Faith and Science

Scientists at the Large Hadron Collider in Geneva, Switzerland, have announced the discovery of a Higgs particle, sometimes referred to as the “God Particle”. What does this mean for our understanding of faith? Has the secret of the universe been discovered in this odd particle? Is God now obsolete? Or has science gone too far and God’s judgment just around the corner? Questions like this have plagued people of faith for centuries.

 

First, let me try to describe, to the best of my layperson’s understanding, what a Higgs particle is and why it is called the “God Particle”. As I have mentioned in previous entries, sub-atomic particles have no mass until they are coupled with wave energy. For over 50 years, quantum physicists have theorized that this coupling occurs with an elusive particle named after Peter Higgs in 1964. The Higgs Particle (or more precisely, Higgs Boson) is extremely heavy for its size, exists in a dual material state (both matter and anti-matter) and lives for a very short time. Hence, it has been very hard to identify. Leon Lederman wrote a popular book on the particle, which he wanted to call “The Goddamn Particle” because it was so difficult to prove and billions had been spent on the quest. However, the publisher named the book “The God Particle” and its importance was elevated to theological proportions. The Higgs Boson may be the particle that catalyzes the coupling of wave energy and matter to give a particle mass, but it is not God.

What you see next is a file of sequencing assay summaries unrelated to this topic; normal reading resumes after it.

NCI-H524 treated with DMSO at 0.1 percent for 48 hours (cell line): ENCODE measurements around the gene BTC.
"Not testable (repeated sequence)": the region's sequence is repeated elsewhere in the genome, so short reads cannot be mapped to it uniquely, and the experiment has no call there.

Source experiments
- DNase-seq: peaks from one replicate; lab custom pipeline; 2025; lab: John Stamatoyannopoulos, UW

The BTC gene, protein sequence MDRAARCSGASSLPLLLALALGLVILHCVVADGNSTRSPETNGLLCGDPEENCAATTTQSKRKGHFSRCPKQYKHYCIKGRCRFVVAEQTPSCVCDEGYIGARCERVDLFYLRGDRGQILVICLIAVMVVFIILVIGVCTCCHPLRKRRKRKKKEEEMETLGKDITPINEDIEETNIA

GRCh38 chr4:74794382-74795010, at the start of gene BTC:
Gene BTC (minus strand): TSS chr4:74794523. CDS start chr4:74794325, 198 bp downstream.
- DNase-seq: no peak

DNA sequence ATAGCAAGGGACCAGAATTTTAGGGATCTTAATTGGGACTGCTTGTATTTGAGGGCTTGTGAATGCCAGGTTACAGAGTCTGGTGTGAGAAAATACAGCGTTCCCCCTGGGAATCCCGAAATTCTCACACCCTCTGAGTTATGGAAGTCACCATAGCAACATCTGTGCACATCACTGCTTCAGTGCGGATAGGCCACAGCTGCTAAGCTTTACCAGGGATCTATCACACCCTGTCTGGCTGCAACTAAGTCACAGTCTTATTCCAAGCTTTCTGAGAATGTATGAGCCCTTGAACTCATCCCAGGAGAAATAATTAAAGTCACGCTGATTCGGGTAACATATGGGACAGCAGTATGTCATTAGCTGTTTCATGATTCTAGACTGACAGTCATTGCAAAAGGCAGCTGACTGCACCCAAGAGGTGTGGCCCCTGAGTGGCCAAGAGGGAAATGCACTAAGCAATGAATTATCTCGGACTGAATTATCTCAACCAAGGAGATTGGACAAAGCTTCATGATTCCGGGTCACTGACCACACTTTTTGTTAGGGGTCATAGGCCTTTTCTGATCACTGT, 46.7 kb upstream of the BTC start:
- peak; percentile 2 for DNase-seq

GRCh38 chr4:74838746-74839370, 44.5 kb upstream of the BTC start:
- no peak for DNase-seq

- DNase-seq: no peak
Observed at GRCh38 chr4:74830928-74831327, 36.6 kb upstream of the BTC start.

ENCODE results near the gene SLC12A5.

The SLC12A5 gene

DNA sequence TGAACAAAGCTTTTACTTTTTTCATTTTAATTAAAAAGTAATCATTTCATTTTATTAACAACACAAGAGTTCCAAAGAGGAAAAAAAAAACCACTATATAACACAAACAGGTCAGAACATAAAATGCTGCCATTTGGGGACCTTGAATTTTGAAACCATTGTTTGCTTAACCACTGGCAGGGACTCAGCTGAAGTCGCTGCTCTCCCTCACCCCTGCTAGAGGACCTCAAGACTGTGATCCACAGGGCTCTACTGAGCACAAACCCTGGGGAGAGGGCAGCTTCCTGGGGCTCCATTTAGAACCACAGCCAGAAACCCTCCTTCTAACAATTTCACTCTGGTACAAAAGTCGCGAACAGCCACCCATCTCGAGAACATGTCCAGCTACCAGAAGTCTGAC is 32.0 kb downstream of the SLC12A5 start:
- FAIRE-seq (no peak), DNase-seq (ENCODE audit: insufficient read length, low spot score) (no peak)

People of faith need to be careful not to marry their belief in God to a certain understanding of science. Likewise, people of science need to be careful not to marry their understanding of how the universe works to the negation of the existence of God. String theory may provide a working theory of how gravitons transmit gravity between masses. Evolution may provide an explanation of how species adapt over eons of time. The Higgs Particle may give us an understanding of how sub-atomic particles develop mass. None of those discoveries negate the existence of God. All of those discoveries require us to expand our understanding of God from our little parochial god that we can understand and manipulate into something much more infinite and cosmological.

 

When the Roman Catholic Church censored Galileo, it was not because he was teaching an understanding of the solar system that was contrary to the Bible. Actually, the Bible has no description of how the solar system works. The Catholic hierarchy had married their understanding of God to an Aristotelian scientific worldview. We have long since forgotten about a terra centric universe, the composition of all matter from four primal elements, and other components of Aristotelian science. In doing so, we greatly expanded our understanding of God. Let’s not have to wait 500 years to allow discoveries in quantum mechanics to expand our understanding of God even further.

 

If you attend church (and I realize many of my readers do not) you should be aware that most churches are populated by people who, like myself, are over 50. The exception to that are certain highly emotionalized churches. If we want Christianity to exist in the next generation on anything but an emotional level, we need to embrace our rapidly changing world, its broadening approach to spirituality, and its scientific understanding. This is difficult since most churches are funded by people who, like myself, are over 50. but the challenge is ours to take on or ignore.

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